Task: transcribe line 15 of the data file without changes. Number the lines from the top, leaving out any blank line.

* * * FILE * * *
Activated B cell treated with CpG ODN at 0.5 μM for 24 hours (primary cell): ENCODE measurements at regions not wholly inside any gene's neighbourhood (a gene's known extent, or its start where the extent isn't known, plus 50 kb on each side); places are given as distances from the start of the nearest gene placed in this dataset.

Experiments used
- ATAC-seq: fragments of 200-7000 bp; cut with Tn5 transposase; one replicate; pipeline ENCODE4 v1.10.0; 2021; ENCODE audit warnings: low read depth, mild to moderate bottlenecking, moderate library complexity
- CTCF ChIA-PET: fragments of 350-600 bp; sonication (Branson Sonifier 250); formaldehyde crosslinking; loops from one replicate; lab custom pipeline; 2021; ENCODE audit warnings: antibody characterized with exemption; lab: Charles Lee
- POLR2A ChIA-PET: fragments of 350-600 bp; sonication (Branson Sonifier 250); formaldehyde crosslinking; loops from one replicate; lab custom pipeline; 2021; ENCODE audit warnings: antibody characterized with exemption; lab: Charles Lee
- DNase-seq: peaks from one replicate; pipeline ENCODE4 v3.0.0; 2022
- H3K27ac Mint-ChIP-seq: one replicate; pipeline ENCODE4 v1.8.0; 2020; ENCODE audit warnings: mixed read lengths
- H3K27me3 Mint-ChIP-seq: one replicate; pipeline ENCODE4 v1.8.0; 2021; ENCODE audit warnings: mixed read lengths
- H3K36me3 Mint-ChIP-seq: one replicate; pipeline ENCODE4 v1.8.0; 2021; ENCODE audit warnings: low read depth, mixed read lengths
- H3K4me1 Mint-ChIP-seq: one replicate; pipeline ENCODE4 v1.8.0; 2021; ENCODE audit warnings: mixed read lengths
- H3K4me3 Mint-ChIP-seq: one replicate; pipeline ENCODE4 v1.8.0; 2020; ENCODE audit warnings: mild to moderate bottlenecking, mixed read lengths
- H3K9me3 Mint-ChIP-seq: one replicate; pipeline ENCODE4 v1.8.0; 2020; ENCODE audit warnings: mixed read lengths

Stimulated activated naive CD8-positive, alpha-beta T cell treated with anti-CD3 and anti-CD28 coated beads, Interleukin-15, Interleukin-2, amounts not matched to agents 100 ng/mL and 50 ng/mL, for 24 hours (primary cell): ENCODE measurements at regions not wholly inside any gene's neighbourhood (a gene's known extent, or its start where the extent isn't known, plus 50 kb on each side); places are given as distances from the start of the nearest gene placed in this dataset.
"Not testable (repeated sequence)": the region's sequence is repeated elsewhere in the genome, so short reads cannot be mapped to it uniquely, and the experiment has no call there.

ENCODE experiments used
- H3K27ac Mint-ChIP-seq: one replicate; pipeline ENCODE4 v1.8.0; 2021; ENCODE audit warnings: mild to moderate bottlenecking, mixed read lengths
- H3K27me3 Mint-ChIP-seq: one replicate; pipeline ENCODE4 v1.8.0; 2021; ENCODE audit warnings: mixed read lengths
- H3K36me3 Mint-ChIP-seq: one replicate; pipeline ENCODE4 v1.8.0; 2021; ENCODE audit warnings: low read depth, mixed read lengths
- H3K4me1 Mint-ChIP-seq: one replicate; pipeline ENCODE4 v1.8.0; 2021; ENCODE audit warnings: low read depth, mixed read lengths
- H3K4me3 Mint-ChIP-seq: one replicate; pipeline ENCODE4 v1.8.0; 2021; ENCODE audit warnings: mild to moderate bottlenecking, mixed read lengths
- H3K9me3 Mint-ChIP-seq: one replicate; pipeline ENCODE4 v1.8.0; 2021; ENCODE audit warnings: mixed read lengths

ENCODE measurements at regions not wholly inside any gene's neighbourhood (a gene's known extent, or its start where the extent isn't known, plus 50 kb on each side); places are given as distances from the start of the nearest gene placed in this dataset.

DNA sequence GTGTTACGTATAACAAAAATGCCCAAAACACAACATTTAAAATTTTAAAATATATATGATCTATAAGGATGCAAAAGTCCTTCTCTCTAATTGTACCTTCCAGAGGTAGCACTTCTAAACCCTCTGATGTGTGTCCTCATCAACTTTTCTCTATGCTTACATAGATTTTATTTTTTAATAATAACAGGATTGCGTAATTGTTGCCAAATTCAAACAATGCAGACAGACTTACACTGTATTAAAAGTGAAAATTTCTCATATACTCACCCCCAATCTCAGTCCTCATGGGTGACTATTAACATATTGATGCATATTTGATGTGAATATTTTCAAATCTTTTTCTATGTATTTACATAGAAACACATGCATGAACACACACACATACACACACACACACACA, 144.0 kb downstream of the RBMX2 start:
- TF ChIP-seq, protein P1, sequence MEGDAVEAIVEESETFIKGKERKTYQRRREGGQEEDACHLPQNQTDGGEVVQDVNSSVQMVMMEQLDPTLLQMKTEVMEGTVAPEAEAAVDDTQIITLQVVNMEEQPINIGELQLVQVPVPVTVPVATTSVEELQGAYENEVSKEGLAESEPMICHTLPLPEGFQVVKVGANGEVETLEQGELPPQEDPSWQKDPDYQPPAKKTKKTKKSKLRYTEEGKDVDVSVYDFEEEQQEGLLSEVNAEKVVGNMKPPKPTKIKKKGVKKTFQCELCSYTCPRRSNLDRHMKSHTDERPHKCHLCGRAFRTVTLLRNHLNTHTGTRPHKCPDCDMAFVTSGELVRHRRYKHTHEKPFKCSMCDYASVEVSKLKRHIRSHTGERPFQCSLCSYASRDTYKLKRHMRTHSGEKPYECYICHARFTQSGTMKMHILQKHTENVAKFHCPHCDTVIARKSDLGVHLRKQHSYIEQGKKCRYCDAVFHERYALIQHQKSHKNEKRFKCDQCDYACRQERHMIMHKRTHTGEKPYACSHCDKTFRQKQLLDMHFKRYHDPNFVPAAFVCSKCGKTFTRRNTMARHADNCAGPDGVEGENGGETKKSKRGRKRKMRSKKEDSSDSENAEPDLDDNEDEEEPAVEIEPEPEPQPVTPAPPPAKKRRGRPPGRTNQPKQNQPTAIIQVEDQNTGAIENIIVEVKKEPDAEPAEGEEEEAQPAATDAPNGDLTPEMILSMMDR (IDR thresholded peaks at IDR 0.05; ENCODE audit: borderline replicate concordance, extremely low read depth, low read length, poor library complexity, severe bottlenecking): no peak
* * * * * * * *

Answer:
ENCODE experiments used